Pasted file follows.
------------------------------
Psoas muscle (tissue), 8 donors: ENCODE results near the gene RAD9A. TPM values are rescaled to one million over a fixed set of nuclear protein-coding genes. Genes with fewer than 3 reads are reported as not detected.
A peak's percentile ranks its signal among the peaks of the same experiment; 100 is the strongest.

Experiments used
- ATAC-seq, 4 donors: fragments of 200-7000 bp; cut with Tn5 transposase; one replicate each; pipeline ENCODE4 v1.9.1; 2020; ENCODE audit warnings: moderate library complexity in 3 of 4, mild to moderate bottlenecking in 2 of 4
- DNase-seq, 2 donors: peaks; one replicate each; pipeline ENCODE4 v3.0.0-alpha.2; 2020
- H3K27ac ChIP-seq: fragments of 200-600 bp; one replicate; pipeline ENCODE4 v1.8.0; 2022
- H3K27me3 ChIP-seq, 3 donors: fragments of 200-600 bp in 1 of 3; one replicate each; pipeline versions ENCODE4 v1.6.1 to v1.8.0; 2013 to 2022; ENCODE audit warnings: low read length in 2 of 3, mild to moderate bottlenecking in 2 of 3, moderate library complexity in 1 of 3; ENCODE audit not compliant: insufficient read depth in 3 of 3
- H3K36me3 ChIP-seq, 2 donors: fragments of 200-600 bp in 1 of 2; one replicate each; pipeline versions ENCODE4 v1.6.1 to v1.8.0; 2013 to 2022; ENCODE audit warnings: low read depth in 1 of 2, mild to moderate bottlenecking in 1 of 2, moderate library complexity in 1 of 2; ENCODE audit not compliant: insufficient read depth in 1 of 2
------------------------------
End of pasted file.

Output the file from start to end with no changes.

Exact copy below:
Psoas muscle (tissue), 8 donors: ENCODE results near the gene RAD9A. TPM values are rescaled to one million over a fixed set of nuclear protein-coding genes. Genes with fewer than 3 reads are reported as not detected.
A peak's percentile ranks its signal among the peaks of the same experiment; 100 is the strongest.

Experiments used
- ATAC-seq, 4 donors: fragments of 200-7000 bp; cut with Tn5 transposase; one replicate each; pipeline ENCODE4 v1.9.1; 2020; ENCODE audit warnings: moderate library complexity in 3 of 4, mild to moderate bottlenecking in 2 of 4
- DNase-seq, 2 donors: peaks; one replicate each; pipeline ENCODE4 v3.0.0-alpha.2; 2020
- H3K27ac ChIP-seq: fragments of 200-600 bp; one replicate; pipeline ENCODE4 v1.8.0; 2022
- H3K27me3 ChIP-seq, 3 donors: fragments of 200-600 bp in 1 of 3; one replicate each; pipeline versions ENCODE4 v1.6.1 to v1.8.0; 2013 to 2022; ENCODE audit warnings: low read length in 2 of 3, mild to moderate bottlenecking in 2 of 3, moderate library complexity in 1 of 3; ENCODE audit not compliant: insufficient read depth in 3 of 3
- H3K36me3 ChIP-seq, 2 donors: fragments of 200-600 bp in 1 of 2; one replicate each; pipeline versions ENCODE4 v1.6.1 to v1.8.0; 2013 to 2022; ENCODE audit warnings: low read depth in 1 of 2, mild to moderate bottlenecking in 1 of 2, moderate library complexity in 1 of 2; ENCODE audit not compliant: insufficient read depth in 1 of 2